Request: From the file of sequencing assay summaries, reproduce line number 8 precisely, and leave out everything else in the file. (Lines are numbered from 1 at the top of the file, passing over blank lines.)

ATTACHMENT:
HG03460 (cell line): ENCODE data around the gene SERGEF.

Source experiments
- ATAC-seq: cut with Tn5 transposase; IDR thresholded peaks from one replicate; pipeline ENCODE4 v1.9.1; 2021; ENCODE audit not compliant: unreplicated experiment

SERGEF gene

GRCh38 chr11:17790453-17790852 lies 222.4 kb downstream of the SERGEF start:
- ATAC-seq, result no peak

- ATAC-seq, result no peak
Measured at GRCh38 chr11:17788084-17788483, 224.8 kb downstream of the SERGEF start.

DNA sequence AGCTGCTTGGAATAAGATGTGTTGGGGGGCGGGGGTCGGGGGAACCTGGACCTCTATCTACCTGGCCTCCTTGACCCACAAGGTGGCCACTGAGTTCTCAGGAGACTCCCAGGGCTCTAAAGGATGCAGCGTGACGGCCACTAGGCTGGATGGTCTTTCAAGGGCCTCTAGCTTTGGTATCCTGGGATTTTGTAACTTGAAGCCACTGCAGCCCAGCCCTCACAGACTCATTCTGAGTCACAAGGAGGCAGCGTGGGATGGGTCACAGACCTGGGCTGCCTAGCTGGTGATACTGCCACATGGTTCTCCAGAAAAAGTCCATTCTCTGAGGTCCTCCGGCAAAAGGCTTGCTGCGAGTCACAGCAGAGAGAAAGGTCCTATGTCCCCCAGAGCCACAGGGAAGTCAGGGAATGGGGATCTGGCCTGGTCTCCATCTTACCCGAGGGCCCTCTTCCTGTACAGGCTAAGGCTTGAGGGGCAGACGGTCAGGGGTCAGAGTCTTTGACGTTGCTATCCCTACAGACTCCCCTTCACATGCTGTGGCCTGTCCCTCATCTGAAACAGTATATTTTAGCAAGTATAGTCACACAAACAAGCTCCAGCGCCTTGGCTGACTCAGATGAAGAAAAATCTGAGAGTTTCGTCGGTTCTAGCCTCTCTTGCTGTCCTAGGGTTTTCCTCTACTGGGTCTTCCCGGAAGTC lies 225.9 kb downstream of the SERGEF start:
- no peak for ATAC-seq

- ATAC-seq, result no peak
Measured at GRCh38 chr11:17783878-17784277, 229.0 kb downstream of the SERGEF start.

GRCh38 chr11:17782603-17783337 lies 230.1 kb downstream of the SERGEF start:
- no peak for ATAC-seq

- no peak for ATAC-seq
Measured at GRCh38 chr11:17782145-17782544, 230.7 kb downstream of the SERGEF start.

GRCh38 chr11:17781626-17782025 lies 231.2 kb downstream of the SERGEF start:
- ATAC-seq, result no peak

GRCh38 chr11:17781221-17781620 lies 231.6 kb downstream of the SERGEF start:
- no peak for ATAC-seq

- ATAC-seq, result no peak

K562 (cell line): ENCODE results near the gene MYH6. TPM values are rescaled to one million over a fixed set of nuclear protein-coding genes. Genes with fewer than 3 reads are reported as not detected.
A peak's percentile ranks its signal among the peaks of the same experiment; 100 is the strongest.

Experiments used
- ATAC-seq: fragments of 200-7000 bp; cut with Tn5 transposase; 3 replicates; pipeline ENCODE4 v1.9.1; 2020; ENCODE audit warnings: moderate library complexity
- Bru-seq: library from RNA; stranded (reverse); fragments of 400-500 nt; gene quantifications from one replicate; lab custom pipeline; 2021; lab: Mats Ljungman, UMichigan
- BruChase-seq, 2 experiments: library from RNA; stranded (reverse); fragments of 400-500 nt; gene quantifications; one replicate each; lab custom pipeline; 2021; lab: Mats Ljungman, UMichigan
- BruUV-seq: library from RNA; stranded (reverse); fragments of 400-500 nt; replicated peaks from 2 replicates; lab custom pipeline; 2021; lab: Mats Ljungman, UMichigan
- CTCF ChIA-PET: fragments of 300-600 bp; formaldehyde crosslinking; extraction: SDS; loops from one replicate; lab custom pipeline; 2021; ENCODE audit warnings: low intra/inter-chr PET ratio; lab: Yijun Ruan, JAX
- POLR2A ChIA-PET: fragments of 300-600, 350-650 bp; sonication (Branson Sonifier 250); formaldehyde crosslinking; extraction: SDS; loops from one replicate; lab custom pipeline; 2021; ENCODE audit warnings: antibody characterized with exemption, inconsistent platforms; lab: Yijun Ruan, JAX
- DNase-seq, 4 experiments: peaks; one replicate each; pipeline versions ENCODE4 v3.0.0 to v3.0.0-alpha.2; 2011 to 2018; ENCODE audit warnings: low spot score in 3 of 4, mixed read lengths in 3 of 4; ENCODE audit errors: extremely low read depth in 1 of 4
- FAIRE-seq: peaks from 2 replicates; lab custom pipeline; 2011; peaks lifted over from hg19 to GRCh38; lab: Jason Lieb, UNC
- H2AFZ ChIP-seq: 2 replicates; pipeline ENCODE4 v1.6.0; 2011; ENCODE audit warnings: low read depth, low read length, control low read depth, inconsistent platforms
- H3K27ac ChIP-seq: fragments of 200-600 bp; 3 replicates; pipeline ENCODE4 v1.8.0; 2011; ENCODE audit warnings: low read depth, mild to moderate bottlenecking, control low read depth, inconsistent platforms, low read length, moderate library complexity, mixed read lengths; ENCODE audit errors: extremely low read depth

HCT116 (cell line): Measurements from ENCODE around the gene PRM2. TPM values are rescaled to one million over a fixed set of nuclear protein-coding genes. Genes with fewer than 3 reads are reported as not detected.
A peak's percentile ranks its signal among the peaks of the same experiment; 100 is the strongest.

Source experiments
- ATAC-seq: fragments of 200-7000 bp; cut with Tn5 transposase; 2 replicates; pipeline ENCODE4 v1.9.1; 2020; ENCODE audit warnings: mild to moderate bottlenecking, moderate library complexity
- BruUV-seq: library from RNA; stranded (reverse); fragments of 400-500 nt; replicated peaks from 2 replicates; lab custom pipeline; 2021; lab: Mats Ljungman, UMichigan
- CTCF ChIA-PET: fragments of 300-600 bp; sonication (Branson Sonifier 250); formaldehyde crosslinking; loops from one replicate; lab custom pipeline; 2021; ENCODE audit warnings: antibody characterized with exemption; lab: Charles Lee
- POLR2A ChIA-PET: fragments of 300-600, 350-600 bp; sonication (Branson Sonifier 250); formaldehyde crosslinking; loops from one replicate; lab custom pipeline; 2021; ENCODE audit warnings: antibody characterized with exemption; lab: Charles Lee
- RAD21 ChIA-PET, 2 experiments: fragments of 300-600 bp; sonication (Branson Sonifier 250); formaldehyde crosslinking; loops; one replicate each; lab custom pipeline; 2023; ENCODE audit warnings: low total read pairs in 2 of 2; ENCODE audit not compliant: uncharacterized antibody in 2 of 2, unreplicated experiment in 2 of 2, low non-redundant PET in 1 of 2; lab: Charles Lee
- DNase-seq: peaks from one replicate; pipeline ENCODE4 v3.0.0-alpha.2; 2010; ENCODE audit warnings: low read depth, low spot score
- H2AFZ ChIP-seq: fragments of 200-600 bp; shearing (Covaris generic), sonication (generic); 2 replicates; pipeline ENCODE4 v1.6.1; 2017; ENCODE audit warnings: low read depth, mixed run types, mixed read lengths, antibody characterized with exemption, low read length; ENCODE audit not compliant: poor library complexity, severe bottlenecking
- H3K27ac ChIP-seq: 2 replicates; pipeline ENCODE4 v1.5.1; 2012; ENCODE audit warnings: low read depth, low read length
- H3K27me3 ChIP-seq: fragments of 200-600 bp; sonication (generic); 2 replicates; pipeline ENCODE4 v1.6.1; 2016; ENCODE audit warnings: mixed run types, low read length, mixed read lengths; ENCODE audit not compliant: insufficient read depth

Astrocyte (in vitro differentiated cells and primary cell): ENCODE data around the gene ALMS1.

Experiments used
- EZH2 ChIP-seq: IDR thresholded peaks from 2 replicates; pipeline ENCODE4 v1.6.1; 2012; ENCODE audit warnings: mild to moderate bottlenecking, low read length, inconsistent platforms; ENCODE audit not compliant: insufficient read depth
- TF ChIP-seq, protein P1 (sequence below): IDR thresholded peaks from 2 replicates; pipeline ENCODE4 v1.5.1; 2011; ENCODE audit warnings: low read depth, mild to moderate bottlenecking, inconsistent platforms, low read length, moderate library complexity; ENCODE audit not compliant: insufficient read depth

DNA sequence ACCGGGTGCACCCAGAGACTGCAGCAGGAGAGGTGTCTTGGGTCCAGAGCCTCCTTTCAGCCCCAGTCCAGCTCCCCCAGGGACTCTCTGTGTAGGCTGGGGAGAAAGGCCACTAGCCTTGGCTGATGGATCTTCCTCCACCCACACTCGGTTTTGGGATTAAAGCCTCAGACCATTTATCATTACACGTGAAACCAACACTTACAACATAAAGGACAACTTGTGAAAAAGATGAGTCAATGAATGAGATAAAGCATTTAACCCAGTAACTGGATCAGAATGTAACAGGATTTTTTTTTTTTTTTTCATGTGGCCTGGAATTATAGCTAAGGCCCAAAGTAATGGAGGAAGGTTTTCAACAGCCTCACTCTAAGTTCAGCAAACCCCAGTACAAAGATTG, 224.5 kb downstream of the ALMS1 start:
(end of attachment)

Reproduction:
Measured at GRCh38 chr11:17788084-17788483, 224.8 kb downstream of the SERGEF start.